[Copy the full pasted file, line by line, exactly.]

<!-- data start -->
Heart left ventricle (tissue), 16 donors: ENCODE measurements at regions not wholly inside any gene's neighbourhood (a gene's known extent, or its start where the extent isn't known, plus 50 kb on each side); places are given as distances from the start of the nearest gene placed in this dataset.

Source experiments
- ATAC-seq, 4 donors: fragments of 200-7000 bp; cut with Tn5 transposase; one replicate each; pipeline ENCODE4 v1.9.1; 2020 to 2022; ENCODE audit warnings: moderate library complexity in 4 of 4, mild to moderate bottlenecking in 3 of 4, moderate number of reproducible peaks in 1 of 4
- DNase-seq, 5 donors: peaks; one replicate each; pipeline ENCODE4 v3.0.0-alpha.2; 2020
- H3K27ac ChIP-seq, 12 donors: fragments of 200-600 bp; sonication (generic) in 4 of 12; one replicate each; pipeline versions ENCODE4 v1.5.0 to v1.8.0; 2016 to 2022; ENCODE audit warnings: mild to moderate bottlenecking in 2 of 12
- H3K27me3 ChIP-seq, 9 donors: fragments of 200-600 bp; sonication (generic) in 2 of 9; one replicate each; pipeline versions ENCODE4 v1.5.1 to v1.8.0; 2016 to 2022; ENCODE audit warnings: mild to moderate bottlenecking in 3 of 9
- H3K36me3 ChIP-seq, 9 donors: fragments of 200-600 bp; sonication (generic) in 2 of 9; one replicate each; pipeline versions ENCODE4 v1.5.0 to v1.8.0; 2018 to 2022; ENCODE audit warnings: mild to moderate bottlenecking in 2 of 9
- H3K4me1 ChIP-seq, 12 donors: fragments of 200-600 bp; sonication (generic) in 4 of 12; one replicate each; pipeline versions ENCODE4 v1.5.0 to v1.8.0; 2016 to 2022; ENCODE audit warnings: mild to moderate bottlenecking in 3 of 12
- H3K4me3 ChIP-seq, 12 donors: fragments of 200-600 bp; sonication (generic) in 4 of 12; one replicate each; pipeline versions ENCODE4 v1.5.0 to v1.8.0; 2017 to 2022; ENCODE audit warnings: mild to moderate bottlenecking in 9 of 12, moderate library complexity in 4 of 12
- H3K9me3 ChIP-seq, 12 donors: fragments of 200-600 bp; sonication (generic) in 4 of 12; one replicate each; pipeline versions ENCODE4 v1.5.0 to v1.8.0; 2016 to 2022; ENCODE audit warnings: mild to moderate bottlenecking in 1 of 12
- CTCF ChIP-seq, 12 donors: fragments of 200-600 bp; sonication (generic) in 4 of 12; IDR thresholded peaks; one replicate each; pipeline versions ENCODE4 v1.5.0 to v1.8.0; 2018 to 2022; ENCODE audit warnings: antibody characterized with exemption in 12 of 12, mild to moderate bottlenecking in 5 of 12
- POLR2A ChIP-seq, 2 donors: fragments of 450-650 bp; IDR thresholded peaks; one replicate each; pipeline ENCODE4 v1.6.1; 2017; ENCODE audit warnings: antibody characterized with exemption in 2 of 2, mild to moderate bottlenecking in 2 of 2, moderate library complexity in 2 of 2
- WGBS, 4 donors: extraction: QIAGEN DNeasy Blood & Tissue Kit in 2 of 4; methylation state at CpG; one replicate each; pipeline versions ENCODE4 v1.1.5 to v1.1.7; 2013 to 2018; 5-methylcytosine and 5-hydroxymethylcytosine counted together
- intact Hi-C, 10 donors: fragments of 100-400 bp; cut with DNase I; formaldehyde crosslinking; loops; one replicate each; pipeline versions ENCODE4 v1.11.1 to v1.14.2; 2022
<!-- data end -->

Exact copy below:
Heart left ventricle (tissue), 16 donors: ENCODE measurements at regions not wholly inside any gene's neighbourhood (a gene's known extent, or its start where the extent isn't known, plus 50 kb on each side); places are given as distances from the start of the nearest gene placed in this dataset.

Source experiments
- ATAC-seq, 4 donors: fragments of 200-7000 bp; cut with Tn5 transposase; one replicate each; pipeline ENCODE4 v1.9.1; 2020 to 2022; ENCODE audit warnings: moderate library complexity in 4 of 4, mild to moderate bottlenecking in 3 of 4, moderate number of reproducible peaks in 1 of 4
- DNase-seq, 5 donors: peaks; one replicate each; pipeline ENCODE4 v3.0.0-alpha.2; 2020
- H3K27ac ChIP-seq, 12 donors: fragments of 200-600 bp; sonication (generic) in 4 of 12; one replicate each; pipeline versions ENCODE4 v1.5.0 to v1.8.0; 2016 to 2022; ENCODE audit warnings: mild to moderate bottlenecking in 2 of 12
- H3K27me3 ChIP-seq, 9 donors: fragments of 200-600 bp; sonication (generic) in 2 of 9; one replicate each; pipeline versions ENCODE4 v1.5.1 to v1.8.0; 2016 to 2022; ENCODE audit warnings: mild to moderate bottlenecking in 3 of 9
- H3K36me3 ChIP-seq, 9 donors: fragments of 200-600 bp; sonication (generic) in 2 of 9; one replicate each; pipeline versions ENCODE4 v1.5.0 to v1.8.0; 2018 to 2022; ENCODE audit warnings: mild to moderate bottlenecking in 2 of 9
- H3K4me1 ChIP-seq, 12 donors: fragments of 200-600 bp; sonication (generic) in 4 of 12; one replicate each; pipeline versions ENCODE4 v1.5.0 to v1.8.0; 2016 to 2022; ENCODE audit warnings: mild to moderate bottlenecking in 3 of 12
- H3K4me3 ChIP-seq, 12 donors: fragments of 200-600 bp; sonication (generic) in 4 of 12; one replicate each; pipeline versions ENCODE4 v1.5.0 to v1.8.0; 2017 to 2022; ENCODE audit warnings: mild to moderate bottlenecking in 9 of 12, moderate library complexity in 4 of 12
- H3K9me3 ChIP-seq, 12 donors: fragments of 200-600 bp; sonication (generic) in 4 of 12; one replicate each; pipeline versions ENCODE4 v1.5.0 to v1.8.0; 2016 to 2022; ENCODE audit warnings: mild to moderate bottlenecking in 1 of 12
- CTCF ChIP-seq, 12 donors: fragments of 200-600 bp; sonication (generic) in 4 of 12; IDR thresholded peaks; one replicate each; pipeline versions ENCODE4 v1.5.0 to v1.8.0; 2018 to 2022; ENCODE audit warnings: antibody characterized with exemption in 12 of 12, mild to moderate bottlenecking in 5 of 12
- POLR2A ChIP-seq, 2 donors: fragments of 450-650 bp; IDR thresholded peaks; one replicate each; pipeline ENCODE4 v1.6.1; 2017; ENCODE audit warnings: antibody characterized with exemption in 2 of 2, mild to moderate bottlenecking in 2 of 2, moderate library complexity in 2 of 2
- WGBS, 4 donors: extraction: QIAGEN DNeasy Blood & Tissue Kit in 2 of 4; methylation state at CpG; one replicate each; pipeline versions ENCODE4 v1.1.5 to v1.1.7; 2013 to 2018; 5-methylcytosine and 5-hydroxymethylcytosine counted together
- intact Hi-C, 10 donors: fragments of 100-400 bp; cut with DNase I; formaldehyde crosslinking; loops; one replicate each; pipeline versions ENCODE4 v1.11.1 to v1.14.2; 2022